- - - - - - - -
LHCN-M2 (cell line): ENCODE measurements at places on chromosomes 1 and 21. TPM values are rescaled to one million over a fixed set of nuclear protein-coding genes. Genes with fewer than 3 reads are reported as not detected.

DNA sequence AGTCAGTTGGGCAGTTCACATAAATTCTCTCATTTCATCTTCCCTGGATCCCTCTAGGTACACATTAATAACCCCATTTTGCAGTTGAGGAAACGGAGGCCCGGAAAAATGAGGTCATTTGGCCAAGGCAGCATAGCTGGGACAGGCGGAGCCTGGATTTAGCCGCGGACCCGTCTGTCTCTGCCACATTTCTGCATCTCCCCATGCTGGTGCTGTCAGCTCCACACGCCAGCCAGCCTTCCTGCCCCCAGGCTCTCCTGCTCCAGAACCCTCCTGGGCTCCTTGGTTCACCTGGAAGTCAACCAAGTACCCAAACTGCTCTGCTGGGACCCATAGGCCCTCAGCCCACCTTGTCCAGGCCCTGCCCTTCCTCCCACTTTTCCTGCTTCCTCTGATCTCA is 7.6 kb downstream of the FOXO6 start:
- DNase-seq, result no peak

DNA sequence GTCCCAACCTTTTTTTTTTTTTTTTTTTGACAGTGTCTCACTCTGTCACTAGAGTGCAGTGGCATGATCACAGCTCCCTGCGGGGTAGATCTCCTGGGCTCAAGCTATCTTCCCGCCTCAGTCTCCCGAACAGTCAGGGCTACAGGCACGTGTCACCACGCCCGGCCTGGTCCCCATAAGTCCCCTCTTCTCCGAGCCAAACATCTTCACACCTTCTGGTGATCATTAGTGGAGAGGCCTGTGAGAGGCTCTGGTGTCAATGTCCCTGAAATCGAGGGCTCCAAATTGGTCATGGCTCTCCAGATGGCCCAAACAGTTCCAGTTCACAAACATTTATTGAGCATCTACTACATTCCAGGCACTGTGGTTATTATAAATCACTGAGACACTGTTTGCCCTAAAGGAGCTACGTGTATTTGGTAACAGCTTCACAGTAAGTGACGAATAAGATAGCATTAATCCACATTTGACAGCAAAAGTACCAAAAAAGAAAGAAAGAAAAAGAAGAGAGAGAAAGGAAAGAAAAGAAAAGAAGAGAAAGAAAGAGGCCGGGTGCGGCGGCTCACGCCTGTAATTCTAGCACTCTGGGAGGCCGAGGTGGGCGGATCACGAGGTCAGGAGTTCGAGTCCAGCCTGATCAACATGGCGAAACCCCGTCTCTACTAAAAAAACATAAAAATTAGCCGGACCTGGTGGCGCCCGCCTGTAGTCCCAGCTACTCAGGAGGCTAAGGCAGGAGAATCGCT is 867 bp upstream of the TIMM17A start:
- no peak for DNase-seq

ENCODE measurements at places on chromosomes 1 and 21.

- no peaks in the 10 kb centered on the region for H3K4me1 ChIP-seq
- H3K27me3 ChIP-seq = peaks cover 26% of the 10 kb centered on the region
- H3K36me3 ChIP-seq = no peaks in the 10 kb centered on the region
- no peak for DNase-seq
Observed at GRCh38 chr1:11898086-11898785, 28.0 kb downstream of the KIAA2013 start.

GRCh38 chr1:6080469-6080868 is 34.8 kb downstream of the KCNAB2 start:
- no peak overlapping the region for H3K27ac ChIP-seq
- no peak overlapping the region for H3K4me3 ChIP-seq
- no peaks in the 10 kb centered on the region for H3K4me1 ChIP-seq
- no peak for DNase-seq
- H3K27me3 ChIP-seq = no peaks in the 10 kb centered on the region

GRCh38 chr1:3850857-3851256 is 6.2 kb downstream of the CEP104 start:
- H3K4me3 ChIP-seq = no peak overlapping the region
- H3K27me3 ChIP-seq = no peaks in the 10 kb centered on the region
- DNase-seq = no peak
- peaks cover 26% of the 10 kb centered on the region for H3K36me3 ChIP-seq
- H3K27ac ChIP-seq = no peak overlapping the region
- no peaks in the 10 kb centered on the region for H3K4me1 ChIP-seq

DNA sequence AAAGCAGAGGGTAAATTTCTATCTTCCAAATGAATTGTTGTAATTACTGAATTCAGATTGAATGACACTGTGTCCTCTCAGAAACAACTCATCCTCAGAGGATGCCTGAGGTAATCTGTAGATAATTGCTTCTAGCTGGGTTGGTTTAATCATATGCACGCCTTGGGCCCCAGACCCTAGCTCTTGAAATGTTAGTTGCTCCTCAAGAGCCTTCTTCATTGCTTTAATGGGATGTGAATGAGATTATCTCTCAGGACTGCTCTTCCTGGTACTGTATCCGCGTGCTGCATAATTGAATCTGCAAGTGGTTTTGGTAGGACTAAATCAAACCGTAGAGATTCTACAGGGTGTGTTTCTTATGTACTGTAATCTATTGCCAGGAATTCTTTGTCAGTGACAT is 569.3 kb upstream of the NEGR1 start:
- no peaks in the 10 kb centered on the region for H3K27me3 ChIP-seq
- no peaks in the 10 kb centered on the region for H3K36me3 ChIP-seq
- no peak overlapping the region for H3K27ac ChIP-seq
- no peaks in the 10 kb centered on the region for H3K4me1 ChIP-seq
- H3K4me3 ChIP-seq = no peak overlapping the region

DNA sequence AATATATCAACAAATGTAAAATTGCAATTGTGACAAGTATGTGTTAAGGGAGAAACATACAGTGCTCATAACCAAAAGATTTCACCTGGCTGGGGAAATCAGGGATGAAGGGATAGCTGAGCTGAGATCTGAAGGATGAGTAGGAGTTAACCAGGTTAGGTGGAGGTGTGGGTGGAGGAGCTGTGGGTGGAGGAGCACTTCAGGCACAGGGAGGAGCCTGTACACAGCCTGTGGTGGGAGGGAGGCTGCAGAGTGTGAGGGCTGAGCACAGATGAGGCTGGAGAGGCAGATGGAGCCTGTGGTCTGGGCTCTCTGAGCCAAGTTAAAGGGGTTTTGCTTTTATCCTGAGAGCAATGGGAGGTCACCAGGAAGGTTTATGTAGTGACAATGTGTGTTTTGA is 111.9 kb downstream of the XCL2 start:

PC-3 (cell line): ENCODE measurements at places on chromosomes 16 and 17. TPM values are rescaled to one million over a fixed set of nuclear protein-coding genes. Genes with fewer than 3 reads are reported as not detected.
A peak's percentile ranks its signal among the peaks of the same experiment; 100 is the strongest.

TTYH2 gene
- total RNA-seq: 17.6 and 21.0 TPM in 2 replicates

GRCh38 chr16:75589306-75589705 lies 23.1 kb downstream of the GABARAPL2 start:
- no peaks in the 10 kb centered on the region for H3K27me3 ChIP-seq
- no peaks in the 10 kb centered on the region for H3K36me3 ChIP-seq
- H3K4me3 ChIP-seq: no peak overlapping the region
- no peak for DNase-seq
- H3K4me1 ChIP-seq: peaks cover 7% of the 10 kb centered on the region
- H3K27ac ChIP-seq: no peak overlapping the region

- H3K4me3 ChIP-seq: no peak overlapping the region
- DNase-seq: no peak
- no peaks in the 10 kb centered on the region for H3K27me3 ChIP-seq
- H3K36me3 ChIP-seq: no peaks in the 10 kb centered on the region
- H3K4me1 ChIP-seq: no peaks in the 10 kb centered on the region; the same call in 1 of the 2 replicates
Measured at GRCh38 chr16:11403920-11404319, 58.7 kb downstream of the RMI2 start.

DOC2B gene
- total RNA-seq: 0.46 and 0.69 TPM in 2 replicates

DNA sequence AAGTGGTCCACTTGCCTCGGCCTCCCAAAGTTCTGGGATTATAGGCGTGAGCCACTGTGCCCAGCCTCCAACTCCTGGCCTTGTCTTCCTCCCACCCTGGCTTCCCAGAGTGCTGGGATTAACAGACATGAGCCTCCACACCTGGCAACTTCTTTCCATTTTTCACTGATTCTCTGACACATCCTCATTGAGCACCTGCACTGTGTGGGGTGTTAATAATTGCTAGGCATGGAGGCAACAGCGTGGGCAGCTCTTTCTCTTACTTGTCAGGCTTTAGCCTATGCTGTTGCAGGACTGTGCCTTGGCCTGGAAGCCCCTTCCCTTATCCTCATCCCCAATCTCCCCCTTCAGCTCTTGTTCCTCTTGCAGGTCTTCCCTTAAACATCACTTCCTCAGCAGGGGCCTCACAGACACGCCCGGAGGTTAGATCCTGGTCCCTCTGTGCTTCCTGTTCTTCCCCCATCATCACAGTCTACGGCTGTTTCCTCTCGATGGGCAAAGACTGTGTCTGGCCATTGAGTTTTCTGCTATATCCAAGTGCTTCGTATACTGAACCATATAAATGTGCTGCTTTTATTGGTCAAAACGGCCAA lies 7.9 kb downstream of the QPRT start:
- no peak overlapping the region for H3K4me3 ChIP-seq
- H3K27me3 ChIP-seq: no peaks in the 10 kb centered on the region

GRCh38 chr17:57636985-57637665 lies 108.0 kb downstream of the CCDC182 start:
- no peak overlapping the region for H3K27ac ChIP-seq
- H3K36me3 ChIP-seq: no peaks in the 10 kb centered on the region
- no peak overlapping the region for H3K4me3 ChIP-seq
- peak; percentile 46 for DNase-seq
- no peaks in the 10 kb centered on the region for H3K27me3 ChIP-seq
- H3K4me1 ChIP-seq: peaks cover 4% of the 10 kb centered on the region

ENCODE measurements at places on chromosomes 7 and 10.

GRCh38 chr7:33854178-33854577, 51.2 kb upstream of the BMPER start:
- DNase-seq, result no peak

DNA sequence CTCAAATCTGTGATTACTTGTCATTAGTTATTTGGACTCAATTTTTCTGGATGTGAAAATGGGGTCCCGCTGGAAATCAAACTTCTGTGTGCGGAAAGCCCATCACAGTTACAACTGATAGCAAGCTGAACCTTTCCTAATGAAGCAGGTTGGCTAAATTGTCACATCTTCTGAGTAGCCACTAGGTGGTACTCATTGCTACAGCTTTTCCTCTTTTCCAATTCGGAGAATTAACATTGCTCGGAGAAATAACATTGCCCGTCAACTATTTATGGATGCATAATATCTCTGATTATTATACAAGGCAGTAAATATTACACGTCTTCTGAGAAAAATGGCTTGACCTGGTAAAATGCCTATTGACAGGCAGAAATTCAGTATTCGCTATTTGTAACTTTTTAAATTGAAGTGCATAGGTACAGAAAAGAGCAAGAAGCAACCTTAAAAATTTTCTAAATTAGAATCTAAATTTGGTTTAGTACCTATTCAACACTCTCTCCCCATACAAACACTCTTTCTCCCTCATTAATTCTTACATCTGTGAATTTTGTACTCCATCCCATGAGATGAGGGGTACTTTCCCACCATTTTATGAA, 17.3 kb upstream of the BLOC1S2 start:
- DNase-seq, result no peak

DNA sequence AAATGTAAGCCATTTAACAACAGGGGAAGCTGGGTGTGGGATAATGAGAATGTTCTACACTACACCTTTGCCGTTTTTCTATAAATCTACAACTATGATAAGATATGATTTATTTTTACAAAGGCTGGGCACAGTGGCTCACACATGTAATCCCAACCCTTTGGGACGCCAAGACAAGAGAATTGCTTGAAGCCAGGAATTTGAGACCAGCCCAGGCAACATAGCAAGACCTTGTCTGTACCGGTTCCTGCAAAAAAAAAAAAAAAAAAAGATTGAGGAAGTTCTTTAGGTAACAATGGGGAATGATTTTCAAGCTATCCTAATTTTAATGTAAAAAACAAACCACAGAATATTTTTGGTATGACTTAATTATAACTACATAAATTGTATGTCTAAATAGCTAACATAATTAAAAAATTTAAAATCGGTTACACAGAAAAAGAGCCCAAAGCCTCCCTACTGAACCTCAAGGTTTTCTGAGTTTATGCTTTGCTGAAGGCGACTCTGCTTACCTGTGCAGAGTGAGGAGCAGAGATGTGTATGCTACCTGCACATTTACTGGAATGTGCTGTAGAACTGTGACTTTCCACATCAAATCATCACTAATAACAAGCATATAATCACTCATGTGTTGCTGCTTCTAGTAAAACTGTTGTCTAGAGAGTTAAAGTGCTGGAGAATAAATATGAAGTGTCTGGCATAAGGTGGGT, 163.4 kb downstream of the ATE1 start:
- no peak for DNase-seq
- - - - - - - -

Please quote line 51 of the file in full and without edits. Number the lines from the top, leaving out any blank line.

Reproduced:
DNA sequence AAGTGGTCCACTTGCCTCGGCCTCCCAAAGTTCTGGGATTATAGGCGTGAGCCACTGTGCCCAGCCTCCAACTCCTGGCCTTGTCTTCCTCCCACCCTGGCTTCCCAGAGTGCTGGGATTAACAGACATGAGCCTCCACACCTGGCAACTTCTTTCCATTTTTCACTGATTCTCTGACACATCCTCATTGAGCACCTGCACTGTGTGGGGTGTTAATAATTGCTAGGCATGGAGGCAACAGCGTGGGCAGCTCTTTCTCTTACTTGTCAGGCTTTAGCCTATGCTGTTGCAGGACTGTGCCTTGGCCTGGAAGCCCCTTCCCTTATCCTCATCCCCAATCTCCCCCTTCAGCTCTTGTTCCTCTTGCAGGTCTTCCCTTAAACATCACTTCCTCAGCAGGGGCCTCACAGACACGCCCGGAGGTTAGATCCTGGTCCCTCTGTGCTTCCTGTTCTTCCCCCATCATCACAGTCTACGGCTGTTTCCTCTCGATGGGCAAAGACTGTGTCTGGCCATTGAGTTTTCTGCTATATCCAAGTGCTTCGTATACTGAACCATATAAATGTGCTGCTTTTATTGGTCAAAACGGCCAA lies 7.9 kb downstream of the QPRT start: